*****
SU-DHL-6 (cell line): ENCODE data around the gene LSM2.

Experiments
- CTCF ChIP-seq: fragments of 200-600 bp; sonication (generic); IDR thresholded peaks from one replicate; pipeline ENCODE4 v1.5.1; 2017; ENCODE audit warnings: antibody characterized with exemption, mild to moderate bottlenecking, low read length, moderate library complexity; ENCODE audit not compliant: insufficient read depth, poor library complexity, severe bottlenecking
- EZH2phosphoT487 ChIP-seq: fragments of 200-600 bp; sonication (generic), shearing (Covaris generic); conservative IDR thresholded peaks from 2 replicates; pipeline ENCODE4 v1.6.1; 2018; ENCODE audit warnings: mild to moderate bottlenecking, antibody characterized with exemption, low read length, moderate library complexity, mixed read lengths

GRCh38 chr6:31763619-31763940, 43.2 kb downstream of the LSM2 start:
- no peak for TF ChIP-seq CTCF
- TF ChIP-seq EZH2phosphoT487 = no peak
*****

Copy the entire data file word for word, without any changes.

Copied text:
SU-DHL-6 (cell line): ENCODE data around the gene LSM2.

Experiments
- CTCF ChIP-seq: fragments of 200-600 bp; sonication (generic); IDR thresholded peaks from one replicate; pipeline ENCODE4 v1.5.1; 2017; ENCODE audit warnings: antibody characterized with exemption, mild to moderate bottlenecking, low read length, moderate library complexity; ENCODE audit not compliant: insufficient read depth, poor library complexity, severe bottlenecking
- EZH2phosphoT487 ChIP-seq: fragments of 200-600 bp; sonication (generic), shearing (Covaris generic); conservative IDR thresholded peaks from 2 replicates; pipeline ENCODE4 v1.6.1; 2018; ENCODE audit warnings: mild to moderate bottlenecking, antibody characterized with exemption, low read length, moderate library complexity, mixed read lengths

GRCh38 chr6:31763619-31763940, 43.2 kb downstream of the LSM2 start:
- no peak for TF ChIP-seq CTCF
- TF ChIP-seq EZH2phosphoT487 = no peak